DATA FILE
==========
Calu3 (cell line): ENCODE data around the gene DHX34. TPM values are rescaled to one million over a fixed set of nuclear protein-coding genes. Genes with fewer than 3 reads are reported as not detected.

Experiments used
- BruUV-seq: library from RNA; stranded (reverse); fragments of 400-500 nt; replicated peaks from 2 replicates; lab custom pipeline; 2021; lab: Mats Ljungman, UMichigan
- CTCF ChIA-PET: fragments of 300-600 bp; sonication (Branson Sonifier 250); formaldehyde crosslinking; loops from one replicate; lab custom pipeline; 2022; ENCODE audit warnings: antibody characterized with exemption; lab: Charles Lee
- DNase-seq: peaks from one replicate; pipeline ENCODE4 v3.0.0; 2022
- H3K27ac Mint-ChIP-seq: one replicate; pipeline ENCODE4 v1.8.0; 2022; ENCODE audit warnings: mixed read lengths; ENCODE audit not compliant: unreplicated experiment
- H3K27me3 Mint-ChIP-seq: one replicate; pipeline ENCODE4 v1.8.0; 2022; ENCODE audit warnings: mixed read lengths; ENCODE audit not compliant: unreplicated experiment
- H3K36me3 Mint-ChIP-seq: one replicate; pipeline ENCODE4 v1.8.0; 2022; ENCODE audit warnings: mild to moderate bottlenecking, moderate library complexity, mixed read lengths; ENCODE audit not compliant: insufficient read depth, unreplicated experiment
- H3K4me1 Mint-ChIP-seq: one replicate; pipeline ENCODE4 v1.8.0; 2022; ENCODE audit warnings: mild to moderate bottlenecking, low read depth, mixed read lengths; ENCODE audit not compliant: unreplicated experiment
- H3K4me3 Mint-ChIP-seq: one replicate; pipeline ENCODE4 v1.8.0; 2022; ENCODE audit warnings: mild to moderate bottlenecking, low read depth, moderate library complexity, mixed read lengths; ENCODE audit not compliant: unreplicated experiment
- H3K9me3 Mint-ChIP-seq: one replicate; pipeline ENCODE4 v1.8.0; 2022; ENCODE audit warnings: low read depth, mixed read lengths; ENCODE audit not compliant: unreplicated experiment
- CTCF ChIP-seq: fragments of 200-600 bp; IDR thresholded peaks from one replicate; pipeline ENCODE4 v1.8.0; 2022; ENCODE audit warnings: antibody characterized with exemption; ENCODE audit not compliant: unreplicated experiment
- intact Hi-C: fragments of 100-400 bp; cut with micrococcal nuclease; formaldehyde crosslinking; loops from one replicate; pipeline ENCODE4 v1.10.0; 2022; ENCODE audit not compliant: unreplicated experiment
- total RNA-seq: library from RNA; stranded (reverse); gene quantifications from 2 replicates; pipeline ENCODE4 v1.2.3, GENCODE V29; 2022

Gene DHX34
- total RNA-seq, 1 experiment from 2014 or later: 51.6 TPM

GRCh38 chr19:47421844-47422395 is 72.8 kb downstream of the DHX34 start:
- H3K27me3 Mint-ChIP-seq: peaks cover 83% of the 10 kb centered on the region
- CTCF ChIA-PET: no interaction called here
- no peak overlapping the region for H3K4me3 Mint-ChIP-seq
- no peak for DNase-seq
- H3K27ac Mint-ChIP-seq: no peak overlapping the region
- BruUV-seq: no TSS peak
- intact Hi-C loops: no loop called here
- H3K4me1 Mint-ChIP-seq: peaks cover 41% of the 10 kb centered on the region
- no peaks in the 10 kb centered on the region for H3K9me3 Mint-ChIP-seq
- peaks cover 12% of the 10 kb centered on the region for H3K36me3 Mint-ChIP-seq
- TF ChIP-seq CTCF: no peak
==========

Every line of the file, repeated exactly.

Calu3 (cell line): ENCODE data around the gene DHX34. TPM values are rescaled to one million over a fixed set of nuclear protein-coding genes. Genes with fewer than 3 reads are reported as not detected.

Experiments used
- BruUV-seq: library from RNA; stranded (reverse); fragments of 400-500 nt; replicated peaks from 2 replicates; lab custom pipeline; 2021; lab: Mats Ljungman, UMichigan
- CTCF ChIA-PET: fragments of 300-600 bp; sonication (Branson Sonifier 250); formaldehyde crosslinking; loops from one replicate; lab custom pipeline; 2022; ENCODE audit warnings: antibody characterized with exemption; lab: Charles Lee
- DNase-seq: peaks from one replicate; pipeline ENCODE4 v3.0.0; 2022
- H3K27ac Mint-ChIP-seq: one replicate; pipeline ENCODE4 v1.8.0; 2022; ENCODE audit warnings: mixed read lengths; ENCODE audit not compliant: unreplicated experiment
- H3K27me3 Mint-ChIP-seq: one replicate; pipeline ENCODE4 v1.8.0; 2022; ENCODE audit warnings: mixed read lengths; ENCODE audit not compliant: unreplicated experiment
- H3K36me3 Mint-ChIP-seq: one replicate; pipeline ENCODE4 v1.8.0; 2022; ENCODE audit warnings: mild to moderate bottlenecking, moderate library complexity, mixed read lengths; ENCODE audit not compliant: insufficient read depth, unreplicated experiment
- H3K4me1 Mint-ChIP-seq: one replicate; pipeline ENCODE4 v1.8.0; 2022; ENCODE audit warnings: mild to moderate bottlenecking, low read depth, mixed read lengths; ENCODE audit not compliant: unreplicated experiment
- H3K4me3 Mint-ChIP-seq: one replicate; pipeline ENCODE4 v1.8.0; 2022; ENCODE audit warnings: mild to moderate bottlenecking, low read depth, moderate library complexity, mixed read lengths; ENCODE audit not compliant: unreplicated experiment
- H3K9me3 Mint-ChIP-seq: one replicate; pipeline ENCODE4 v1.8.0; 2022; ENCODE audit warnings: low read depth, mixed read lengths; ENCODE audit not compliant: unreplicated experiment
- CTCF ChIP-seq: fragments of 200-600 bp; IDR thresholded peaks from one replicate; pipeline ENCODE4 v1.8.0; 2022; ENCODE audit warnings: antibody characterized with exemption; ENCODE audit not compliant: unreplicated experiment
- intact Hi-C: fragments of 100-400 bp; cut with micrococcal nuclease; formaldehyde crosslinking; loops from one replicate; pipeline ENCODE4 v1.10.0; 2022; ENCODE audit not compliant: unreplicated experiment
- total RNA-seq: library from RNA; stranded (reverse); gene quantifications from 2 replicates; pipeline ENCODE4 v1.2.3, GENCODE V29; 2022

Gene DHX34
- total RNA-seq, 1 experiment from 2014 or later: 51.6 TPM

GRCh38 chr19:47421844-47422395 is 72.8 kb downstream of the DHX34 start:
- H3K27me3 Mint-ChIP-seq: peaks cover 83% of the 10 kb centered on the region
- CTCF ChIA-PET: no interaction called here
- no peak overlapping the region for H3K4me3 Mint-ChIP-seq
- no peak for DNase-seq
- H3K27ac Mint-ChIP-seq: no peak overlapping the region
- BruUV-seq: no TSS peak
- intact Hi-C loops: no loop called here
- H3K4me1 Mint-ChIP-seq: peaks cover 41% of the 10 kb centered on the region
- no peaks in the 10 kb centered on the region for H3K9me3 Mint-ChIP-seq
- peaks cover 12% of the 10 kb centered on the region for H3K36me3 Mint-ChIP-seq
- TF ChIP-seq CTCF: no peak